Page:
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Greensboro Ellen Deitz Tucker and Dan Deitz, plaintiffs in the matter of
Deitz v. Belmont, have released the following statement on the courtordered
disclosure of portions of an investigative report into the Belmont Police

The few pages released from the ISS report on the Belmont Police shed a

. . . the BPD to be a fractured organization with a corrosive work

environment in which employees have been drawn into two camps,
whichare constantly inopposition based onpersonal loyalties. Policies

The report identified apparent violations of the Belmont Police Department

written directives, city policies and the law. It stated that instead of one
allegation of misconduct or a single complainant there were dozens. The
issues were massiveandcouldeasilycontinuetocreateproblemswithinthe

It was becausewe fearedtheBPDwas dysfunctionalthat wepushed the city


We never expected the report touncoverfactsaboutthepursuitthatledtothe

deaths of our sisterand Kevin Loftin. We hadhired a private investigator who
established those facts. Hefoundconvincingevidencethattheman whofleda
checkpoint on February 22, 2012 had not committed the crimes Belmont

Police said he had. He was not driving drunk, did not drive through the
checkpoint without stopping, anddid not aim hiscarat an officer. His offense
was that he lacked a drivers license. When asked to pull over his car, he
panicked anddroveontoI85 instead. He was a felon onprobationand knew

His impulse decision, and the BPDs decision tochasehim notonlyonto the
interstate but also off ofit, intothe busyintersectionat highways74 and 273,
resulted in the crash that killed Donna and Kevin. What began as a minor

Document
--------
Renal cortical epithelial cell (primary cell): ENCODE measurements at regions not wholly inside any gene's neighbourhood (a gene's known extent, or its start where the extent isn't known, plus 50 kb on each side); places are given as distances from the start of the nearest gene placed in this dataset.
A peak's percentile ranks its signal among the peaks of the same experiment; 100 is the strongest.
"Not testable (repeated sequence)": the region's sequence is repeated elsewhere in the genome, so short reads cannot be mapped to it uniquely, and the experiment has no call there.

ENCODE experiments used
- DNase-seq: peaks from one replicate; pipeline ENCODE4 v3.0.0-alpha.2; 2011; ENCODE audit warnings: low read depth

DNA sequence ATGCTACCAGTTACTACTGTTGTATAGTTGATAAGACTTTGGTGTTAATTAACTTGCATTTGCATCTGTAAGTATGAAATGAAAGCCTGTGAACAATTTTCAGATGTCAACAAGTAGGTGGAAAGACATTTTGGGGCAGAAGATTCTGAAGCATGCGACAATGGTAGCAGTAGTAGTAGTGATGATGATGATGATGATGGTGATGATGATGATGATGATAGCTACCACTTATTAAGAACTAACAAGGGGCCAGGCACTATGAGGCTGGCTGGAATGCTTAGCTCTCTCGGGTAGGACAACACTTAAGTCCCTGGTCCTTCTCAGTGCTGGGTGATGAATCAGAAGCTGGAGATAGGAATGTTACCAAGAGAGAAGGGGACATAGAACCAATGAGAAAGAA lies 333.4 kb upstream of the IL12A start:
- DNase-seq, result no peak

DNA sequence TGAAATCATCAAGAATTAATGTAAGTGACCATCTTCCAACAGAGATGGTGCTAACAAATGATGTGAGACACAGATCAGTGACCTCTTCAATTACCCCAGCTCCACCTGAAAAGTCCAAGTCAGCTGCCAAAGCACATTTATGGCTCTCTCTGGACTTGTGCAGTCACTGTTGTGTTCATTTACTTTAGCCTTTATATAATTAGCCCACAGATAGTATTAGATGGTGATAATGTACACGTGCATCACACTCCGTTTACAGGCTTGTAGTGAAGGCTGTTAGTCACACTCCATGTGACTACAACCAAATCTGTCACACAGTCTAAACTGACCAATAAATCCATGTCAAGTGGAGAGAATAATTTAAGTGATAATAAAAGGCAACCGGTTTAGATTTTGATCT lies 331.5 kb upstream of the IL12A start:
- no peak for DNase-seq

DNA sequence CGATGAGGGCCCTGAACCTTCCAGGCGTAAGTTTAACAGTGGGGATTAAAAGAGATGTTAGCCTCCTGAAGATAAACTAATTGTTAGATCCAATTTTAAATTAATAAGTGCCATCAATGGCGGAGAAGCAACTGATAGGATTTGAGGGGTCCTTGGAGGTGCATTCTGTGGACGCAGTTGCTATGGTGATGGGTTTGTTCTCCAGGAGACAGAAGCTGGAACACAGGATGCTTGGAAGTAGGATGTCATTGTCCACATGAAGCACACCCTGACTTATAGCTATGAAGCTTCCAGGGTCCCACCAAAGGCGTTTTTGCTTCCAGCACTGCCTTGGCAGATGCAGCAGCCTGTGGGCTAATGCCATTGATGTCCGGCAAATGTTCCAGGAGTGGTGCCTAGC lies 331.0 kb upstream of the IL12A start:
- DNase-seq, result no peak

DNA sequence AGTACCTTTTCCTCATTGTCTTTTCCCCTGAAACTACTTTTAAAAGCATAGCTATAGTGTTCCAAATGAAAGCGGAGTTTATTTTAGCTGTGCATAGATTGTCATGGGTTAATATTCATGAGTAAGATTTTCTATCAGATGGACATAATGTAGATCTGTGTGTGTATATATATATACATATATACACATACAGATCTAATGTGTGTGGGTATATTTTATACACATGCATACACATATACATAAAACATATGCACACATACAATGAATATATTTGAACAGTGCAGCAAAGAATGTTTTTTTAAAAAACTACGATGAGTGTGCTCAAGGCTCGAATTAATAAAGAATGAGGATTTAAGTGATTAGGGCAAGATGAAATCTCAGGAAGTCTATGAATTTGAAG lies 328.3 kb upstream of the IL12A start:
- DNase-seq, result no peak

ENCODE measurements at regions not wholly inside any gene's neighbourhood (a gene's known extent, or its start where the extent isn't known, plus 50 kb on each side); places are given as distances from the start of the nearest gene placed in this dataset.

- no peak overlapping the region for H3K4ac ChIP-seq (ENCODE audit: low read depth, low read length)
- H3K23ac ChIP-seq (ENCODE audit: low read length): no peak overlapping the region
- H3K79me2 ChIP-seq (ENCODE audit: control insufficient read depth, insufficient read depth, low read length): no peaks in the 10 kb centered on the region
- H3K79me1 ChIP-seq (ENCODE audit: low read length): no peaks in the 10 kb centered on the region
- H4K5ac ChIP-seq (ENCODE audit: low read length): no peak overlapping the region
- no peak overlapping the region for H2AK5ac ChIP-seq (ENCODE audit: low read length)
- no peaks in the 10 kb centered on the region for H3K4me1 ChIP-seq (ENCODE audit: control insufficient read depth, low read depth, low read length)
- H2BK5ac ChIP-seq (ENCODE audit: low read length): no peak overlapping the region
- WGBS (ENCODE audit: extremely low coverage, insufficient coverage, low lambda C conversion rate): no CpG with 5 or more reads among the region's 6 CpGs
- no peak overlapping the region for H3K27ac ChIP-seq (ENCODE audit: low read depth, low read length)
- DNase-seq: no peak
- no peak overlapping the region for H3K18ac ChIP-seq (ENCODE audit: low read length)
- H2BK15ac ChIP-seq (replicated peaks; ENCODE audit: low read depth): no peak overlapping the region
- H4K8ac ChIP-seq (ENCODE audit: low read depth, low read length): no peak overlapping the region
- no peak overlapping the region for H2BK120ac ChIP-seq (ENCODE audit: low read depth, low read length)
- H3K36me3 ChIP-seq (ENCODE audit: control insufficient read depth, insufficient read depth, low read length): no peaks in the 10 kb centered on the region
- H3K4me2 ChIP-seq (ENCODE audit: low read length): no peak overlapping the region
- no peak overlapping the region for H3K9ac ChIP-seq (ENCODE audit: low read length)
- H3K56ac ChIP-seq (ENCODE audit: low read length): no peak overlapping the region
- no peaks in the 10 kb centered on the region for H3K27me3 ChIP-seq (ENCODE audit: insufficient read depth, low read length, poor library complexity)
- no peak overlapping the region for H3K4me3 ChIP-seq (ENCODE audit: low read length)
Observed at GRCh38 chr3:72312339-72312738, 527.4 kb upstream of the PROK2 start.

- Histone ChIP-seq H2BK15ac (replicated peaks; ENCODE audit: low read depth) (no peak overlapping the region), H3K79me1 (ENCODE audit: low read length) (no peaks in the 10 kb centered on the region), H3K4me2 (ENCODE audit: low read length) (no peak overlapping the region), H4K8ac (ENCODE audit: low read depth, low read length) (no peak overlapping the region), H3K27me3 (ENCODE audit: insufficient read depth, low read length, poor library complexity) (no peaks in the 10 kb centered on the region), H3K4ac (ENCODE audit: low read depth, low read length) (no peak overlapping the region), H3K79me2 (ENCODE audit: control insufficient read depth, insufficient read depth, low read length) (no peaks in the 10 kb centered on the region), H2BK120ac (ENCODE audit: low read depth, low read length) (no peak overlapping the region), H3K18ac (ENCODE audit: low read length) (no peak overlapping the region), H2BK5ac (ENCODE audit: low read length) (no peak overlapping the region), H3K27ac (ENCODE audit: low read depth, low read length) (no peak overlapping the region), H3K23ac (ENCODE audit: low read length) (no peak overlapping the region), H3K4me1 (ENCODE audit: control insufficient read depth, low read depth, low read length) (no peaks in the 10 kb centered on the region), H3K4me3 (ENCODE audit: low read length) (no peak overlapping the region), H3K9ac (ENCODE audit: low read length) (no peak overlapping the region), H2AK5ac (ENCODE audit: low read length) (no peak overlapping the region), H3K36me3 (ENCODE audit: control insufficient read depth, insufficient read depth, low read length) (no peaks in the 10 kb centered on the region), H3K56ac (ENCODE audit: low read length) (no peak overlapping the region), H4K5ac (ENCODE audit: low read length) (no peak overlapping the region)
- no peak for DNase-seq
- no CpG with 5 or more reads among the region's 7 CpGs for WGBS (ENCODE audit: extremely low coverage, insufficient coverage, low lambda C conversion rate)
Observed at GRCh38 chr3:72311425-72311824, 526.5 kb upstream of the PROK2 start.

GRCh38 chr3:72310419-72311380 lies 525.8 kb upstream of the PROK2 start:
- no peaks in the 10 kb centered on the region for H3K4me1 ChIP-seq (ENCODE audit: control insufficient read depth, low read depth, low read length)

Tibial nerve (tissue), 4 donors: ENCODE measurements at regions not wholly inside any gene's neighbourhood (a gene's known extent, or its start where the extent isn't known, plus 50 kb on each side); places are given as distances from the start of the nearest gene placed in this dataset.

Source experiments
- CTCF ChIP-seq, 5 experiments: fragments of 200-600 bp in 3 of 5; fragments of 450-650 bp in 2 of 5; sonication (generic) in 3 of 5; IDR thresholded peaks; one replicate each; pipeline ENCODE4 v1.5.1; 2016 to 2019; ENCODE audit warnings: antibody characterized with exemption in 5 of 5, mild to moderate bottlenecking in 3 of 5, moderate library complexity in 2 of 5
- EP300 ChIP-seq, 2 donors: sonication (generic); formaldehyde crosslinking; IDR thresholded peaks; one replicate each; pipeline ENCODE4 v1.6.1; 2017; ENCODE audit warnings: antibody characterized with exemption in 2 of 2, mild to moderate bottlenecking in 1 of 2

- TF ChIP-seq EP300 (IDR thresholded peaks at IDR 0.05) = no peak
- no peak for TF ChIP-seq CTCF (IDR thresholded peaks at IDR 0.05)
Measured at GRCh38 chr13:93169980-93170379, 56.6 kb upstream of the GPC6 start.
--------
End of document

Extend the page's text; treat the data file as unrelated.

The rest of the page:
offense became a case of seconddegree murderassooftenhappenswhen

But evenafterthismanwassentenced,Belmontpolicecontinuedtoinsistthat
they chased him because he tried to assault anofficer.Itis easierto hide an
error than to evaluate what went wrong and learn from it. Yet in any
responsible law enforcement agency, an honest appraisal of mistakes is

The released portions of the ISS report suggest that the Belmont Police
Department had become even more dysfunctional than we feared. Themost

ISS investigators recovered a missing Vice and Narcotics Asset

Recovery notebook from 2002. . . . It references criminal case files,
drugs purchases, and confidential informants information,allof which.
. . should be kept confidential and never removed from a secured

Adepartmentin which suchamistakecouldgounnoticedfortwelveyearshas


Theauthors of thereport recommendeda totalreorganization oftheBPDand

a complete revision of the general orders manual that defines policies and
procedures. They recommended giving officersmore inservicetraining anda
clear sense of their roles and duties. They also pointed out thatthe Belmont

Citizens should make sure that the recommended reforms occur. In order to
hire and retain effective, conscientious officers, they should also fund a pay

Our family thanks Jonathan Jones of the North Carolina Open Government
Coalition for referring us tothe Civitas Institute, whobroughttheopenrecords
suit on our behalf. We are deeply grateful to Civitas and to Attorney Elliot
Engstrom, who argued our case. Convinced that the transparency of
government is the best guarantee of its integrity, we applaud all those who